- How can we conserve our rural heritage?
- During historic drought, farms, ranches, and wildlife habitat suffer unprecedented challenges.
- Conserving these lands also conserves our rural heritage.
“Conserving Our Rural Heritage” is the theme of this year’s Farm & Range Forum to be held in Uvalde on October 14 and 15. Friday afternoon’s program is a field trip to the Harris Ranch and the Saturday forum is on the campus of Southwest Texas Junior College.
Caught in the grips of the second worst drought in recorded history, with the worst statistics ever for a single year, south central Texans are struggling with how to manage their lands in these unprecedented climatic conditions with no end in sight. Managing to make a living was once the goal of western landowners. Today, the question may be, “how can I just keep from losing my land or simply seeing it dried up and blown away by the wind.”
As much as livestock and crops suffer from these hot, dry conditions, wildlife, too, are being stretched to their limits to stay alive. Water is scarce, and foraging for food requires more and more energy for less and less success. Whether landowners or not, these circumstances affect us all and the health of our region for the long term.
The Farm & Range Forum is a place for sharing concerns and frustrations, as well as ideas and plans to get through these difficult times.
Texas lost 2.1 million acres of farms, ranches, and forest land between 1997 and 2007 and more than 360 acres of farmland is converted to other uses every day (Texas A&M Institute for Renewable Natural Resources and American Farmland Trust). But the wide-open spaces of the western counties in our region include natural resources that help keep our water pure and our air clean, produce food and fiber, and generate benefits that mitigate climate change.
Conserving these lands also conserves our rural heritage, something we can’t recover once it’s lost and something many hope to teach their children and grandchildren about through experience.
“When we began to plan this year’s Forum,” explained Susan Hughes, one of the Forum organizers, “we had no idea we would be facing such difficult times in terms of water shortages, extraordinary heat, and exceptional drought, as the U.S. Drought Monitor report calls it. We feel this forum will provide great value to attendees in terms of the information that will be presented, and through the interactions available with other landowners, conservationists, and agency professionals who will be sharing their expertise.”
Friday afternoon, at the Harris Ranch, specialists will lead small groups in discussing range management practices, riparian values and protection, and rangeland plant diversity, as well as income diversification. A steak dinner at the ranch will be followed by a campfire conversation.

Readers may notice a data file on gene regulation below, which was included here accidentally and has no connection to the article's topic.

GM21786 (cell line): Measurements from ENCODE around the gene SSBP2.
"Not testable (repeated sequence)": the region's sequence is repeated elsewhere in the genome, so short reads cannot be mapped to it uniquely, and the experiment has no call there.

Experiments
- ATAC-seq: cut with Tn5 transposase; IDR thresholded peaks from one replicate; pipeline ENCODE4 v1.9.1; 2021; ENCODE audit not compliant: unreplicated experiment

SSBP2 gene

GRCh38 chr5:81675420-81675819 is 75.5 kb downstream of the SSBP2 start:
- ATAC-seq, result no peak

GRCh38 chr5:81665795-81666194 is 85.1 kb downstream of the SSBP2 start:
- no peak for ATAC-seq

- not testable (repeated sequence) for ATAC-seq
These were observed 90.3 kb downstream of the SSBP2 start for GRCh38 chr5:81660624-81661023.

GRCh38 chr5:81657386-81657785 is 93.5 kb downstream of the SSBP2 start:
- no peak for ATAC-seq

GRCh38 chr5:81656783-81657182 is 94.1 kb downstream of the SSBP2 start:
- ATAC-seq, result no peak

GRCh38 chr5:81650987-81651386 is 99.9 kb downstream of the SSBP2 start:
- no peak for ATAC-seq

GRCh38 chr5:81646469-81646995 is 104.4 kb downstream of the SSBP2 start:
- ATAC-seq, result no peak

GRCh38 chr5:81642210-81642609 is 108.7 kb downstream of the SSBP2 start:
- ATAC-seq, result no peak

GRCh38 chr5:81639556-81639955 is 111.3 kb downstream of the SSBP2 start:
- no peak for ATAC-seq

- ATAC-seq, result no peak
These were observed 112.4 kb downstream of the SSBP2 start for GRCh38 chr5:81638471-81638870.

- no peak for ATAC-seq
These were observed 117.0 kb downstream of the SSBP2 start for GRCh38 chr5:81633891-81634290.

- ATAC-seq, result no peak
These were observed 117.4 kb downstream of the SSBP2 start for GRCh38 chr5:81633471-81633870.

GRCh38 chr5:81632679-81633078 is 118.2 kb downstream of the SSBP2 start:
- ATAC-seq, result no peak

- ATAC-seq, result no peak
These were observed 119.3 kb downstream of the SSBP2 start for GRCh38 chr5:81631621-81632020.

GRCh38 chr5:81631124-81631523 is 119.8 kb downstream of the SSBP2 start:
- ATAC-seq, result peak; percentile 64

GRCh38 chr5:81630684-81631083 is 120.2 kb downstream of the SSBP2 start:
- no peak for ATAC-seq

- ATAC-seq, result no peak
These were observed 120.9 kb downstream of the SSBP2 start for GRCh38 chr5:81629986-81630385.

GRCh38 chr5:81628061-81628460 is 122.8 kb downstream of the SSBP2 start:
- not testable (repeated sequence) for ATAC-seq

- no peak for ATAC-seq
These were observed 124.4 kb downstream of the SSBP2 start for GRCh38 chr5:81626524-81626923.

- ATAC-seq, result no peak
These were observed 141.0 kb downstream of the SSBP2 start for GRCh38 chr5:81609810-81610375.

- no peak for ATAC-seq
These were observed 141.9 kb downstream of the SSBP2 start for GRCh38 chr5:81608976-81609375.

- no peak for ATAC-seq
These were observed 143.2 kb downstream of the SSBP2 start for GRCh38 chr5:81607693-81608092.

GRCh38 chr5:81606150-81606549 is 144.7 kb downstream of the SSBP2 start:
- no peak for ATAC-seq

Saturday’s program includes informative panels as diverse as public benefits of private lands, land fragmentation, ways to maximize the conservation values of rural lands, and an update on estate planning and the legislature. An afternoon session on “Water in the West” examines new developments in groundwater science, water resource planning, rain enhancement, and rivers in peril, as well as the “Barn Again” program of the National Trust for Historic Preservation and its tax credit offering for barn restoration.
The Farm & Range Forum was developed in 2000 to foster dialog between rural landowners and urban dwellers on natural resource conservation issues. This year’s forum is being planned by the Bexar Audubon Society, Edwards Region Grazing Lands Conservation Initiative*, Green Spaces Alliance of South Texas, Hill Country Alliance, Nueces River Authority*, San Antonio Conservation Society*, Texas Agricultural Land Trust, Texas AgriLife Extension Service, Texas Department of Agriculture, Texas Wildlife Association, and USDA-Natural Resources Conservation Service*.
Additional sponsors to date include Capital Farm Credit (Uvalde Credit Office), the Edwards Aquifer Authority, Bud Light/Silver Eagle Distributors, Fall Creek Vineyard, Guadalupe-Blanco River Trust, Plateau Land and Wildlife Management, and Save the Laja, Inc.
Continuing education credits have been approved for Certified Private Applicator, Certified Professional in Range Land Management, and Master Naturalist.
Advance registration encouraged: Friday/Saturday - $85; Friday only - $40; Saturday only - $65; students – half price. Fees include meals and breaks. Registration forms are available at the following websites: http://www.greensatx.org, http://www.texas-wildlife.org, http://www.hillcountryalliance.org, and www.bexaraudubon.org, or register by phone at 800-TEX-WILD.
A block of rooms is being held at the Uvalde Holiday Inn Express: (830) 278-7300. Ask for the “Farm & Range Forum” rate.